Today we have for you Corey Lowe! Corey is a newly minted junior at the Haas School of Business and a Regents’ & Chancellor’s Scholar at UC Berkeley. He is aspiring to build a career in marketing within the tech industry and hopes to one day become a Professor to help guide future students.
He is a member of the social media team for UC Berkeley, helping to promote the university through Facebook, Snapchat, and Instagram. He participates in Imagical, a consulting group sponsored by HBSA, with hopes of winning the National Student Advertising Competition this year. He is also an MBA and Alumni Committee Associate for HBSA.
So tell us about your background and your path to Berkeley Haas.
C. Lowe – If you would’ve told me two years ago that I’d be a student at Berkeley Haas I wouldn’t have believed you. At the time I was working as a Sales Associate at Target and taking classes when I met a person named Juluo Decastro. He told me what he wanted to do in school and I was like “wow this guy seems like he’s on a great path.” I joined the same extracurriculars as him, such as Economics Club, and subsequently quit Target to become more involved in school. I was also fortunate enough to meet a professor at Chabot College who really believed in my potential and encouraged me to pursue opportunities that seemed out of reach. I didn’t want to let him down so I must have put 50 hours into my application. Having this experience is what sparked my interest in volunteering and paying things forward to other students though mentoring.
So tell us more about the kind of volunteering you are doing?
C. Lowe – This semester I’ve spent about 70 hours mentoring other students, both continuing students at Berkeley looking to get into Haas, and prospective students through the Starting Point Mentorship Program. I’m currently a board member for the Chabot Las-Positas Measure B Committee which ensures $500M in bond money is used equitably for capital improvement. Among other things I’ve volunteered for Cal Hacks, picked up 700 individual pieces of litter through the Berkeley Project, and did my part in the fight against hunger through an organization called RePlate. But my main commitment has been mentoring, since I like interacting with my mentees one on one and developing a close friendship.
It sounds like you’re really interested in giving back, would you say that public service is a personal commitment of yours?
C. Lowe – I would! I didn’t quite understand the power of giving back when I was in high school, but I discovered the significance of community service when I was tutoring a girl named Joanna. Joanna was a fourth grader, an English as a Second Language student, and extremely energetic. Every time we read together, she would get up randomly and walk over to a table where there were spirit week items. She would put on gigantic blue glasses and a small hat and say “look at my teeny hat!” I was only supposed to tutor her for one semester, until winter break, but when that time came, I knew I couldn’t leave her. Her father had been deported. I tutored her until eventually, the non-profit that was running the program at her school closed its operations. Today I still have her paper purple mitten ornament she made me for Christmas, on the back it says “Corey, you are the funniest of all the reading partners.”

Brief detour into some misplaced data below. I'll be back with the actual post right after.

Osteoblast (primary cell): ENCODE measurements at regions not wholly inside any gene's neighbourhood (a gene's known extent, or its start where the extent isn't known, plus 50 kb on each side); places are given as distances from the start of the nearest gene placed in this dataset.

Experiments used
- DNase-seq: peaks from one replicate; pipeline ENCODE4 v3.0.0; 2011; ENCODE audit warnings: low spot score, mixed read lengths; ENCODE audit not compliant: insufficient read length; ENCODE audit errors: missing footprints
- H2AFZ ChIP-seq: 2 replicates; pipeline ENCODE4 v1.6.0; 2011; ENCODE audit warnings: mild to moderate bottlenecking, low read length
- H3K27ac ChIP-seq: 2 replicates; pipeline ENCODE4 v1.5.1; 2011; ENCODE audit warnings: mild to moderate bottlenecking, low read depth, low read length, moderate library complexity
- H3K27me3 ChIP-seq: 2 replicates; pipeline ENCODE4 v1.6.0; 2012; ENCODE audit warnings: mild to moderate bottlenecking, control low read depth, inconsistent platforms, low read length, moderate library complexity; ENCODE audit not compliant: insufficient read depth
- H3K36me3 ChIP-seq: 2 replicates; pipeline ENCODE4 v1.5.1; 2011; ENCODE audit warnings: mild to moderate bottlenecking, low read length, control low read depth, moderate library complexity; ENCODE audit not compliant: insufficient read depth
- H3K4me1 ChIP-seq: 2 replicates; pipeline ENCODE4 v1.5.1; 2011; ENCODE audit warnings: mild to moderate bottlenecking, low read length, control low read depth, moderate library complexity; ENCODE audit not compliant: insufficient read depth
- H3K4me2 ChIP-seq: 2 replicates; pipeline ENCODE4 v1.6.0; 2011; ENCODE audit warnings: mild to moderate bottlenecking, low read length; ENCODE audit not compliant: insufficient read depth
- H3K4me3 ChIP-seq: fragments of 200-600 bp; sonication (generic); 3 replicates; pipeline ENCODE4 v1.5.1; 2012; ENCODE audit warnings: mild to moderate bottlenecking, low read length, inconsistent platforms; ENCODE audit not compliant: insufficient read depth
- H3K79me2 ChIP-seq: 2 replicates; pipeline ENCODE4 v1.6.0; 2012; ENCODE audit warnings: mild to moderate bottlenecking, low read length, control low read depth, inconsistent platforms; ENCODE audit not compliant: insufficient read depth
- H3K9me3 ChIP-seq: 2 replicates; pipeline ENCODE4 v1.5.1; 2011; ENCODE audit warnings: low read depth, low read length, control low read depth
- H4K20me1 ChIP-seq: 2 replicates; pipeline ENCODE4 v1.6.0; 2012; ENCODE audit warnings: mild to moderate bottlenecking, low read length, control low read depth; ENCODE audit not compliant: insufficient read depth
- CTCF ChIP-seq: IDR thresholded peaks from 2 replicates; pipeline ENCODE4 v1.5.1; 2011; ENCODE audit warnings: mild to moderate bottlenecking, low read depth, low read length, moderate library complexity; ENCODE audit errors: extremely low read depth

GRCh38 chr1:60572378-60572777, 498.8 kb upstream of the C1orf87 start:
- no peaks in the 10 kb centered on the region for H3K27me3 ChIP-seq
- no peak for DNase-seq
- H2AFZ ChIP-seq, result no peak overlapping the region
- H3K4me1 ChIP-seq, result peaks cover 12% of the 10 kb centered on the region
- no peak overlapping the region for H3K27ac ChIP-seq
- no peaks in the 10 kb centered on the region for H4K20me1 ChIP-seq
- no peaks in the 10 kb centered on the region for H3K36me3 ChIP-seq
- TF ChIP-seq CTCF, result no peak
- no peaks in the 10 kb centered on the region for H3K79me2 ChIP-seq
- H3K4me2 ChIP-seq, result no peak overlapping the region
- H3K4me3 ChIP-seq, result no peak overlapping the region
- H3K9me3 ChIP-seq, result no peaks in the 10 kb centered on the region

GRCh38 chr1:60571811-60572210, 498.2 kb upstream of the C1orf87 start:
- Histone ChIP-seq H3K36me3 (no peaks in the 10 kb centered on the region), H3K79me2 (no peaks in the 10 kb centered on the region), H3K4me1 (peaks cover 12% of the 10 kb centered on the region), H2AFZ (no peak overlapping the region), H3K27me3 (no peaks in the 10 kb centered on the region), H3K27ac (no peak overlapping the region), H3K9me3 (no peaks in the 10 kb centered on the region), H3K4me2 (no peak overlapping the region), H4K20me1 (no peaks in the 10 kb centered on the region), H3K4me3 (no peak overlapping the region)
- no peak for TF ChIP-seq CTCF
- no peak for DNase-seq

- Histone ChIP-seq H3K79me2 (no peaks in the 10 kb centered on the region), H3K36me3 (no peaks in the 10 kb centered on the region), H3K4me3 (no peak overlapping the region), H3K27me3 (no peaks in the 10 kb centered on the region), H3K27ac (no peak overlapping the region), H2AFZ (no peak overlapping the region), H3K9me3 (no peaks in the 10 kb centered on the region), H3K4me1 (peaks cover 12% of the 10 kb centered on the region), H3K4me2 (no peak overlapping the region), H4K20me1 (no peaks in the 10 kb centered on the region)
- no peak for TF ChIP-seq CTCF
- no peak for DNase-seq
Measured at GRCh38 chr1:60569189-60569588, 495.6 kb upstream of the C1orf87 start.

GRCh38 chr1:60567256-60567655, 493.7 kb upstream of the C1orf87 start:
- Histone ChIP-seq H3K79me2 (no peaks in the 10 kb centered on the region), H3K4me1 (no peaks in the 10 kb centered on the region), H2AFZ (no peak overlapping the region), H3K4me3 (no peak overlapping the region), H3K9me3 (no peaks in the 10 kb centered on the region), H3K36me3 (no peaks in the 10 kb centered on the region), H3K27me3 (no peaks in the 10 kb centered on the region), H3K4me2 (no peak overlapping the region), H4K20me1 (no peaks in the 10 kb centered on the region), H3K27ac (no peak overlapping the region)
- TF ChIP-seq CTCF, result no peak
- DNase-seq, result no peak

Thats a powerful story Corey and I think a lot of students want to ‘make the world a better place’ but developing relevant skills is important too, has volunteering helped you build any business related skills?
C. Lowe – Definitely, I spoke to about 100 perspective Haas students through a lot of the events I participated in, including an event that I set up at my own community college.
Creating this platform gave me the opportunity to help 30 prospective students interested in business. Those events have helped me improve my public speaking and storytelling skills as I had the chance to speak in front of tons of people at events and share my story. Communicating with people is a largely underestimated skill, but if you do it well, it can take you to a ton of opportunities.
With the next class of business students eagerly awaiting their admission letters, what advice would you offer to those not yet convinced of the impact that public service has on the community?
C. Lowe – I’m sure that since these students are at Berkeley or want to be at Berkeley, they must have done community service before. Now, doing it is important, but also reflect back on what you did, how you felt about it and then why you did it. I chose business because I think it’s one of the greatest vehicles that you can use to make a positive impact on society. I hope that the next class of business students understand this, and want to do good both for themselves and their community. Like our ethics professor Alan Ross says, “Do the right thing and everyone can do well… And be ethical dammit.”
Well thanks a lot for your time Corey, good luck with finals and enjoy the winter break!
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